What is glaucoma?
Glaucoma is one of the leading causes of vision loss in dogs and people. It is less common in cats and horses, but can occur in any species. Glaucoma is a painful disease in which the pressure inside the eye increases and causes damage to the structures responsible for vision. Elevated intraocular pressure results in the clinical signs that you may have noted at home (cloudy eye, redness, squinting). The longer the pressure in the eye is elevated, the more damage occurs to the structures in the eye responsible for vision (especially the retina and optic nerve), eventually resulting in permanent blindness.
Several eyelid abnormalities benefit from surgery. Surgery is utilized to correct inherited or acquired conformational abnormalities such as entropion, macroblepharon (excessive eyelid length), ectropion or eyelid agenesis, to remove tumors of the eyelids, or to treat distichiae and ectopic cilia.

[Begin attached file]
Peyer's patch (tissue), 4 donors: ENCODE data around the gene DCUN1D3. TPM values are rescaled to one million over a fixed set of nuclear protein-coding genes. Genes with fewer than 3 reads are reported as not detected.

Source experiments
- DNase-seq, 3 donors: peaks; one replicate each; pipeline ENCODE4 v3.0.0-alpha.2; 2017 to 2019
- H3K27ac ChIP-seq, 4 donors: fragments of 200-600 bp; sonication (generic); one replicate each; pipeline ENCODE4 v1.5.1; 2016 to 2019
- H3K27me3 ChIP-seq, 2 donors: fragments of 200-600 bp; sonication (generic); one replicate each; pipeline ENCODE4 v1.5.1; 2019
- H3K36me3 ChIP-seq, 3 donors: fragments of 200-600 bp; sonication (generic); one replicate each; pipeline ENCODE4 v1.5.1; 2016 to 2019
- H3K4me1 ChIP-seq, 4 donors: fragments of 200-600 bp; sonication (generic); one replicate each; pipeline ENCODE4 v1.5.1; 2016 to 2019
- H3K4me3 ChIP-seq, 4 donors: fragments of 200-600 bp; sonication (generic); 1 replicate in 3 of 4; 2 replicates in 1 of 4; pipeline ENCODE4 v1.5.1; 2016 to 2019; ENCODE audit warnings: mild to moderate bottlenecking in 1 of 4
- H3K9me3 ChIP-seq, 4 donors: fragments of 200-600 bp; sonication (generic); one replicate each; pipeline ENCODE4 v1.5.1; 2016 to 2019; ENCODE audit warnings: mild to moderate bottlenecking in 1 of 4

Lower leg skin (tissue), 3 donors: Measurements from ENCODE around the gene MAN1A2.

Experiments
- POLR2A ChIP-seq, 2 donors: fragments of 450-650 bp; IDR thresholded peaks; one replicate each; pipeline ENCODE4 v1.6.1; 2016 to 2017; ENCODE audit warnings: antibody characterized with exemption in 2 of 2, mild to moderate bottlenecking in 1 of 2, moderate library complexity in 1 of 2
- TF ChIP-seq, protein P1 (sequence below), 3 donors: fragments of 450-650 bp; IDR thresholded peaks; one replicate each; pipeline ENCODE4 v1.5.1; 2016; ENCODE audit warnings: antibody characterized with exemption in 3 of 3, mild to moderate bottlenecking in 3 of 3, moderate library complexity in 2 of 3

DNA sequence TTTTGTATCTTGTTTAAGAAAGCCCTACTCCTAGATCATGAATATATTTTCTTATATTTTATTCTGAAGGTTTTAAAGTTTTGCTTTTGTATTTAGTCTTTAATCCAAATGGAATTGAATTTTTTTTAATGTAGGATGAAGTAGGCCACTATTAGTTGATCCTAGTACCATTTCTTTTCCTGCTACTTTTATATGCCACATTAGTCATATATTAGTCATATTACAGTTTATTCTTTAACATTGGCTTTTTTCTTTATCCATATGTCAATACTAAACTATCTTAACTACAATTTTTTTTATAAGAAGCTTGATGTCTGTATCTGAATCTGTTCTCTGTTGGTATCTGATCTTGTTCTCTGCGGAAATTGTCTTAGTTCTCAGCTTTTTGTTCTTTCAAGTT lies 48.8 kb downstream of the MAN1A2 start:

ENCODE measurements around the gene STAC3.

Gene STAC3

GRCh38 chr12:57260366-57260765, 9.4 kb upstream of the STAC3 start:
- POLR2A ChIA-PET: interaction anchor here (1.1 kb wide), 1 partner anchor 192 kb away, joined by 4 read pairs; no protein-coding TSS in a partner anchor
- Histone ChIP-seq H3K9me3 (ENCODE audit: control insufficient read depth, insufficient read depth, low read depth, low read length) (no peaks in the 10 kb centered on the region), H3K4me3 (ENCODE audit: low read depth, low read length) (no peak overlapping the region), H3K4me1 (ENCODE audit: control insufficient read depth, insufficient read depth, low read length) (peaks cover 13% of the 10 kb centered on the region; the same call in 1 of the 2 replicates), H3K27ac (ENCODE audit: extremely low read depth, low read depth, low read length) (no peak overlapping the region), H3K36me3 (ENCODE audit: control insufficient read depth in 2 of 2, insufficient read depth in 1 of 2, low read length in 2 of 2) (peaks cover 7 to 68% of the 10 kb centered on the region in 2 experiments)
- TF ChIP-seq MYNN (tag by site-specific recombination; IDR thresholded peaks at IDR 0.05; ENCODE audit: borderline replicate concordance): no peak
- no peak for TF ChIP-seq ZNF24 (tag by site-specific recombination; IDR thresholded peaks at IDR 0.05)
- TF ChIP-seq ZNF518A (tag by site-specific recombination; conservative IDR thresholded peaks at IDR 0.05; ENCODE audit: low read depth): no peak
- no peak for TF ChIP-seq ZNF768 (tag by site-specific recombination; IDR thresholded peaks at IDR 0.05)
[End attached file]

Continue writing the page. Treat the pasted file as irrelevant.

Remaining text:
What kinds of eyelid issues could my pet have that require surgery?
Entropion is inversion or ‘rolling in’ of the eyelids, leading to contact between eyelid hairs and the cornea. This contact is irritating and uncomfortable, and causes corneal ulceration, scarring, and pain. In contrast to entropion, ectropion is eversion or ‘rolling out’ of the eyelids and is often seen in combination with macroblepharon. Ectropion results in exposure and irritation of the conjunctiva and cornea due to evaporation of the tear film and collection of dust and debris. These conformational abnormalities are most often inherited and can be seen with excessive eyelid length, weak eyelid cartilage, extensive facial folds, a particular skull conformation, or the anatomy of the orbit.